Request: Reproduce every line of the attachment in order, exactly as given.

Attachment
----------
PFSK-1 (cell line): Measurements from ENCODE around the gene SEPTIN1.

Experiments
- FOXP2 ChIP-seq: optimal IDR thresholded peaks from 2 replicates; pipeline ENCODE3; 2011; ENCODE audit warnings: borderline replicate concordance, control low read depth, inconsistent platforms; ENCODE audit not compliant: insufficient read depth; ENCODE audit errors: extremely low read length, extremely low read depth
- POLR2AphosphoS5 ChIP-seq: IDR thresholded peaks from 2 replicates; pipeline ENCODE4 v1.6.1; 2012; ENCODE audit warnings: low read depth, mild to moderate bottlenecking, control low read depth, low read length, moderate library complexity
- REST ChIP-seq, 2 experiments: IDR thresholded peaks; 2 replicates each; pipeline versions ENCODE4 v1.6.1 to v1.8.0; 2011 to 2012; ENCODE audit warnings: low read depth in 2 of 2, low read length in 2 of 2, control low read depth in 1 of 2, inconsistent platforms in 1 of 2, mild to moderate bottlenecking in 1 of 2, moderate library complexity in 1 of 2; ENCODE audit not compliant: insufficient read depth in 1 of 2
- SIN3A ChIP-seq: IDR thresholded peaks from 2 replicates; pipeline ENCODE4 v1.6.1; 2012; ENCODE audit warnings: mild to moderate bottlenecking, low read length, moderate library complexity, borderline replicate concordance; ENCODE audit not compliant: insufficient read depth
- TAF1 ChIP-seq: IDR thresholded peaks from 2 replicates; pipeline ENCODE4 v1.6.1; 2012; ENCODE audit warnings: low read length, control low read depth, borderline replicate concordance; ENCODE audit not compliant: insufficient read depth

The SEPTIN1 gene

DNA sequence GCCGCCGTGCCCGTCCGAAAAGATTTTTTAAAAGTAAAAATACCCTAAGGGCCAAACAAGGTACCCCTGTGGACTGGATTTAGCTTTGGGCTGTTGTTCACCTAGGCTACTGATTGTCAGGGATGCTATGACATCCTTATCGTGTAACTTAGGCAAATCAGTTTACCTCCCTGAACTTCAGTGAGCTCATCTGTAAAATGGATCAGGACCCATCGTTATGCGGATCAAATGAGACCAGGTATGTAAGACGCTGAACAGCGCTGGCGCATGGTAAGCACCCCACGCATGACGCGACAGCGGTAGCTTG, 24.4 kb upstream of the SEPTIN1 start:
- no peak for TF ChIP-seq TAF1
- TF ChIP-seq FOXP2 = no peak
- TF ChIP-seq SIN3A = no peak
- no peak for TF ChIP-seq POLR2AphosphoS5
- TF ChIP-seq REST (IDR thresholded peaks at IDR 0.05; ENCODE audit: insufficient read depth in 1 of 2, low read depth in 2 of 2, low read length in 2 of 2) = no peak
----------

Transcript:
PFSK-1 (cell line): Measurements from ENCODE around the gene SEPTIN1.

Experiments
- FOXP2 ChIP-seq: optimal IDR thresholded peaks from 2 replicates; pipeline ENCODE3; 2011; ENCODE audit warnings: borderline replicate concordance, control low read depth, inconsistent platforms; ENCODE audit not compliant: insufficient read depth; ENCODE audit errors: extremely low read length, extremely low read depth
- POLR2AphosphoS5 ChIP-seq: IDR thresholded peaks from 2 replicates; pipeline ENCODE4 v1.6.1; 2012; ENCODE audit warnings: low read depth, mild to moderate bottlenecking, control low read depth, low read length, moderate library complexity
- REST ChIP-seq, 2 experiments: IDR thresholded peaks; 2 replicates each; pipeline versions ENCODE4 v1.6.1 to v1.8.0; 2011 to 2012; ENCODE audit warnings: low read depth in 2 of 2, low read length in 2 of 2, control low read depth in 1 of 2, inconsistent platforms in 1 of 2, mild to moderate bottlenecking in 1 of 2, moderate library complexity in 1 of 2; ENCODE audit not compliant: insufficient read depth in 1 of 2
- SIN3A ChIP-seq: IDR thresholded peaks from 2 replicates; pipeline ENCODE4 v1.6.1; 2012; ENCODE audit warnings: mild to moderate bottlenecking, low read length, moderate library complexity, borderline replicate concordance; ENCODE audit not compliant: insufficient read depth
- TAF1 ChIP-seq: IDR thresholded peaks from 2 replicates; pipeline ENCODE4 v1.6.1; 2012; ENCODE audit warnings: low read length, control low read depth, borderline replicate concordance; ENCODE audit not compliant: insufficient read depth

The SEPTIN1 gene

DNA sequence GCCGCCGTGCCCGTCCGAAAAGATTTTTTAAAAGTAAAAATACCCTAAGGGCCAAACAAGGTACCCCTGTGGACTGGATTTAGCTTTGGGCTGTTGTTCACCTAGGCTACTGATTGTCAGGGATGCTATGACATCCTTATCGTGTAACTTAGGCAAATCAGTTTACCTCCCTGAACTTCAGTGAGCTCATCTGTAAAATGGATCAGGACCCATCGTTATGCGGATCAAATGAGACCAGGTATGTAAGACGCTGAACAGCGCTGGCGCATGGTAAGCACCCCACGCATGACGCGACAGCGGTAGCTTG, 24.4 kb upstream of the SEPTIN1 start:
- no peak for TF ChIP-seq TAF1
- TF ChIP-seq FOXP2 = no peak
- TF ChIP-seq SIN3A = no peak
- no peak for TF ChIP-seq POLR2AphosphoS5
- TF ChIP-seq REST (IDR thresholded peaks at IDR 0.05; ENCODE audit: insufficient read depth in 1 of 2, low read depth in 2 of 2, low read length in 2 of 2) = no peak